In 1816 there was the Currency Reform Act, which allowed coins to be struck even
without the Monarch’s permission. This was put into place because of King George
III’s illness and the shortage of small change. From 1816 on, new designs, new
weights new everything.
These are the first of the new Sterling Silver Sixpences issued from 1816-1820.
You have the bull head of the King on one side and a crowned shield on the other side.
Even in this grade supplies are limited.
Every week we have someone bring in a Guinea or Half Guinea token and we have to tell them that
they are not real. It started in the 1800’s with a man called Kettle, who made gold looking brass
copies of the King George III Spade Guinea and Half Guinea. The story is that an actress used to throw
these to the audience at the end of her performance. The audience was to respond by throwing real
Gold Guineas back. Is this true or not, we just don’t know.
But over the years a vast number of imitations were made, none of which were meant to pass as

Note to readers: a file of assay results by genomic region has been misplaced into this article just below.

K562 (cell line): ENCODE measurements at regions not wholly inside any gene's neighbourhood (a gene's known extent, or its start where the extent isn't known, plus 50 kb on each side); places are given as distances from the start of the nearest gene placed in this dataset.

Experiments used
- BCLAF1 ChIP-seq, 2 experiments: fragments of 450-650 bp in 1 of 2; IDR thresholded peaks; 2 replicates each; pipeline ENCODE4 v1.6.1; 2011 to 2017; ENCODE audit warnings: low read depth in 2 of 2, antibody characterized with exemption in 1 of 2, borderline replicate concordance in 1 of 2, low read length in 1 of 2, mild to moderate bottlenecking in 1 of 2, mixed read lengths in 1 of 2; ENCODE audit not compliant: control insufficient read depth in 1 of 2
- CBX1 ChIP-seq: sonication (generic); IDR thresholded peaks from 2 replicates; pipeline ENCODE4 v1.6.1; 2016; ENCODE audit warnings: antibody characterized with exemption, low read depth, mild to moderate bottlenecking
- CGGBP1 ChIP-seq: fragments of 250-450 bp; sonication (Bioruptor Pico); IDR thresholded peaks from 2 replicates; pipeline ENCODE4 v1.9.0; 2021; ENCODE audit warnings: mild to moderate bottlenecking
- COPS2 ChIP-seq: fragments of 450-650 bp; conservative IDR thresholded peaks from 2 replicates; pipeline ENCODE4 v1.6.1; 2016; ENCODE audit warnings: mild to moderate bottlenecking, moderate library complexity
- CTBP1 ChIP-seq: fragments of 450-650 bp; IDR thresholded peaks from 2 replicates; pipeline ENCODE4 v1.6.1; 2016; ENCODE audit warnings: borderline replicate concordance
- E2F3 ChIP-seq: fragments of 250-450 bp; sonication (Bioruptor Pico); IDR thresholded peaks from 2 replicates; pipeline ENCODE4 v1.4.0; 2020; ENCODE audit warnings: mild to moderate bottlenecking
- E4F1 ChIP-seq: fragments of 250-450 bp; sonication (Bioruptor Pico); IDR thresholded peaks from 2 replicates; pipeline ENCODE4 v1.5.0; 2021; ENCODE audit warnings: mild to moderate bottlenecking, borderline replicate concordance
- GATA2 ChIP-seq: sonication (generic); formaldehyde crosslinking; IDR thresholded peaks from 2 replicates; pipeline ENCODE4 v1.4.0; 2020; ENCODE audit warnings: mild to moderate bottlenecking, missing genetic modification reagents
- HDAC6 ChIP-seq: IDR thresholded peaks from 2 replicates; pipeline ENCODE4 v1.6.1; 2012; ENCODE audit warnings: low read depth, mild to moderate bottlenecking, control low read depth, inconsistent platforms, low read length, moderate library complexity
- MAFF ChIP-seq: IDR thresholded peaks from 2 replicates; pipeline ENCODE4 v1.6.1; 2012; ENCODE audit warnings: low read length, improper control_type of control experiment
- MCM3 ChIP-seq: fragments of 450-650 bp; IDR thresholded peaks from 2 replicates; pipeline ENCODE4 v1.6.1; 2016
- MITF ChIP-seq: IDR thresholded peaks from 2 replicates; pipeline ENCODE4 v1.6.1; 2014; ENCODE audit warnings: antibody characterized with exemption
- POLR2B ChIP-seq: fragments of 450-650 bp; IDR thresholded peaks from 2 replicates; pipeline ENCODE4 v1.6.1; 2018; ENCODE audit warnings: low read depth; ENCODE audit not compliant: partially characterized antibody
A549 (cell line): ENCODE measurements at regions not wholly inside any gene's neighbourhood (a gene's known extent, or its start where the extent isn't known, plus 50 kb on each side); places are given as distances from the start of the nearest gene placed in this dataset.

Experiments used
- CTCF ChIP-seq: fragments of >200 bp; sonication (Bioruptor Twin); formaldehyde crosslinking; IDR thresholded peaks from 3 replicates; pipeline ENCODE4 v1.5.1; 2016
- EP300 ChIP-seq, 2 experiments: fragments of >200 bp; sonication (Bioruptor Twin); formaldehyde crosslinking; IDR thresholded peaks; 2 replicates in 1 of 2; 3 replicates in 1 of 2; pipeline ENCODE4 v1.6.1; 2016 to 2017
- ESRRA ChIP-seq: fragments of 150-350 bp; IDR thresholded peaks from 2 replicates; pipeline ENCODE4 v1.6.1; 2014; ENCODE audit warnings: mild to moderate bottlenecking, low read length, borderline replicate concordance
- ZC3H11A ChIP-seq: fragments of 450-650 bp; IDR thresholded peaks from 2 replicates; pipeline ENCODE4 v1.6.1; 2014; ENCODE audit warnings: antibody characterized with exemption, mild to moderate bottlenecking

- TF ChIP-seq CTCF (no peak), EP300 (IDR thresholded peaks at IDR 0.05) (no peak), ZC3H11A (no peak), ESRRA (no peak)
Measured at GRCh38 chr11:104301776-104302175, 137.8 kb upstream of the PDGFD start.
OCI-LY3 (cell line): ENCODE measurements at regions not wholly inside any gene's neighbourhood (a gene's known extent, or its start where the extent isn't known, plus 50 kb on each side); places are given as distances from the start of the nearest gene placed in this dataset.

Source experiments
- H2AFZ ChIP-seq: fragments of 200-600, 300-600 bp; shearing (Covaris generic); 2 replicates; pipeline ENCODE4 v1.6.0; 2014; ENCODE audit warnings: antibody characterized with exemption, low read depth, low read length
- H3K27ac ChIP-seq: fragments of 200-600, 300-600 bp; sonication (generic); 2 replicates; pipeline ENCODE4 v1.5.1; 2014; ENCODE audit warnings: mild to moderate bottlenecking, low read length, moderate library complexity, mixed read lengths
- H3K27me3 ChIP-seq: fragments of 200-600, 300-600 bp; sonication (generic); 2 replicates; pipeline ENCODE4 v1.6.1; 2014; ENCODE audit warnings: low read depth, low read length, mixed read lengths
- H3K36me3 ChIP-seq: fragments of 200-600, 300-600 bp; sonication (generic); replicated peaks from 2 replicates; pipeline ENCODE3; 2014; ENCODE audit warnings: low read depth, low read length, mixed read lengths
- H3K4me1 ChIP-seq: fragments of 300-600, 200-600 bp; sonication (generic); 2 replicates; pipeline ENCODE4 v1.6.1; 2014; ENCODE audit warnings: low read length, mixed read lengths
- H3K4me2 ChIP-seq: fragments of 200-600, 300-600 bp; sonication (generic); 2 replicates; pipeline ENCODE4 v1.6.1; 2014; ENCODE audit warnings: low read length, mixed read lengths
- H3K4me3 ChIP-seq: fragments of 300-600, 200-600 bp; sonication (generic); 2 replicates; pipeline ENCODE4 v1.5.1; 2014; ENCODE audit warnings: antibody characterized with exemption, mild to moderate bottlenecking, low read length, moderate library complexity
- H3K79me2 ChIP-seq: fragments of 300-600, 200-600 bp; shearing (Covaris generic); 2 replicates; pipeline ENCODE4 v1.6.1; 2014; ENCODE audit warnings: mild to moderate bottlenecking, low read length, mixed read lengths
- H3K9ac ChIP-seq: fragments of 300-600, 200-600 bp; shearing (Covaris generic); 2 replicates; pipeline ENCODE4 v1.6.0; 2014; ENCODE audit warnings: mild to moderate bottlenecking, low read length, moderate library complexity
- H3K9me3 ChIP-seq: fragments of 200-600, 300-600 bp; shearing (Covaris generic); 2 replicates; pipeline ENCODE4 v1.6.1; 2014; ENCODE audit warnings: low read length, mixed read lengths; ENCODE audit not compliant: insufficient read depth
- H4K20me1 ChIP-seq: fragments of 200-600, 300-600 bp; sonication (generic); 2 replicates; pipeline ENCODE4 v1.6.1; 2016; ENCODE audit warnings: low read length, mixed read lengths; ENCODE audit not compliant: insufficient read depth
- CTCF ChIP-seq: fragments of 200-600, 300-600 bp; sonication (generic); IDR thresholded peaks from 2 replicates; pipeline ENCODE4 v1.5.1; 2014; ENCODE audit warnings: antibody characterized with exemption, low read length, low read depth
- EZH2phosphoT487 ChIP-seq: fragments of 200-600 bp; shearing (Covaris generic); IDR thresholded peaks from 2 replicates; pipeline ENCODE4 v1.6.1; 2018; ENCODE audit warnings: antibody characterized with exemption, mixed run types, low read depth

real Gold coins. A number even had advertising on them and were obviously given out as a sort of store
We have nice examples of the Guinea and Half Guinea from Victorian times and well over 100
years old. They have been gilded or even gold plated, but they are not real Gold. Wonderful conversation
pieces and today they are getting more and more difficult to find in any sort of quantity. The
designs may vary slightly.
In 1816 the government made all of the older coins no longer legal tender.
They then issued a whole series of new coins, which were of course legal
tender. This is the first type of Crown or Five Shillings to be issued for King
George III. They are struck in Sterling Silver and were issued only from 1818-
This coin is now proving very hard to get and it has been sometime since
we last had enough to offer them. Dates of our choice, but we offer them here in Very Good condition. A very important coin as it
was the first of the ‘new’ coinage to be struck.